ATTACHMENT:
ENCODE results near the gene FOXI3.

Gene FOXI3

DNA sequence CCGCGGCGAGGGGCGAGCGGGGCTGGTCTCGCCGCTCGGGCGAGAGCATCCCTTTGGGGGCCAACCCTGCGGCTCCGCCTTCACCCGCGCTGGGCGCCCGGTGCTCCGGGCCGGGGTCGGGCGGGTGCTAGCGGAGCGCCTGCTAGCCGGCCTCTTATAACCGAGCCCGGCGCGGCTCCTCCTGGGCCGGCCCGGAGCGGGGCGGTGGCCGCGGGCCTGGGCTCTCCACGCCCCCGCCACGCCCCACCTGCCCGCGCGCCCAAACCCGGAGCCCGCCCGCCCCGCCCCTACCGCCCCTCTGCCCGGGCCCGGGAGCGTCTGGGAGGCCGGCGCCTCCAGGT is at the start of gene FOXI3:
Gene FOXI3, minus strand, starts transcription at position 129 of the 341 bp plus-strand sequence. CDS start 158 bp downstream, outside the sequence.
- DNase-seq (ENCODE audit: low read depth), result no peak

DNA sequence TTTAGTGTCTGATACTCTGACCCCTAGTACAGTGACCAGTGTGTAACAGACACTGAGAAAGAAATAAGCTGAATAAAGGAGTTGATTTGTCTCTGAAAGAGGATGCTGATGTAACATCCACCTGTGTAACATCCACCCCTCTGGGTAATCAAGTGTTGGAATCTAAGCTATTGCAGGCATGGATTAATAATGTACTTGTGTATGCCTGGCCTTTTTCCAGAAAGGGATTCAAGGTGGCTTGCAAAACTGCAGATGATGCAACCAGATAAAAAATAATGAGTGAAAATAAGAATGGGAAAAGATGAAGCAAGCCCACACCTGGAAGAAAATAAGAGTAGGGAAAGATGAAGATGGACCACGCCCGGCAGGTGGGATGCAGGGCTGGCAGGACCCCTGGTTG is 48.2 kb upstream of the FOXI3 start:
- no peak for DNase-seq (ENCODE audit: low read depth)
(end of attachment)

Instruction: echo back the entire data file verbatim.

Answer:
ENCODE results near the gene FOXI3.

Gene FOXI3

DNA sequence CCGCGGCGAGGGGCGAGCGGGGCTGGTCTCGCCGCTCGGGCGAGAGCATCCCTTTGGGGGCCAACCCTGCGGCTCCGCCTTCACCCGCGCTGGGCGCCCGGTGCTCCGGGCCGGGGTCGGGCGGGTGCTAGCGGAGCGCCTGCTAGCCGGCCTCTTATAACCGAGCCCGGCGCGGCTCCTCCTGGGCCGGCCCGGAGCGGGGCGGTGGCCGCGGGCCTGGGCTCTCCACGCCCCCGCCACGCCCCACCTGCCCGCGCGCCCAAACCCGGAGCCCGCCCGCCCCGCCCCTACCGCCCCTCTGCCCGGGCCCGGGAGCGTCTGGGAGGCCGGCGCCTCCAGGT is at the start of gene FOXI3:
Gene FOXI3, minus strand, starts transcription at position 129 of the 341 bp plus-strand sequence. CDS start 158 bp downstream, outside the sequence.
- DNase-seq (ENCODE audit: low read depth), result no peak

DNA sequence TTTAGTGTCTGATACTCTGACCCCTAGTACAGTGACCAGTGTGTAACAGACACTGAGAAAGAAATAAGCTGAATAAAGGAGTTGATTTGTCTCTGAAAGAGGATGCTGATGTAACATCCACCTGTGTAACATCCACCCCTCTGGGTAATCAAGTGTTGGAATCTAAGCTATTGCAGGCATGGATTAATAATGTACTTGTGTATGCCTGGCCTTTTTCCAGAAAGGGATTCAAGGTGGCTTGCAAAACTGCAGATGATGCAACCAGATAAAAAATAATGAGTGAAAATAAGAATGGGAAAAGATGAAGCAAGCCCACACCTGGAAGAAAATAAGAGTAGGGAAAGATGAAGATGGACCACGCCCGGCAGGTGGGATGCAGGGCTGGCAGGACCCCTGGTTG is 48.2 kb upstream of the FOXI3 start:
- no peak for DNase-seq (ENCODE audit: low read depth)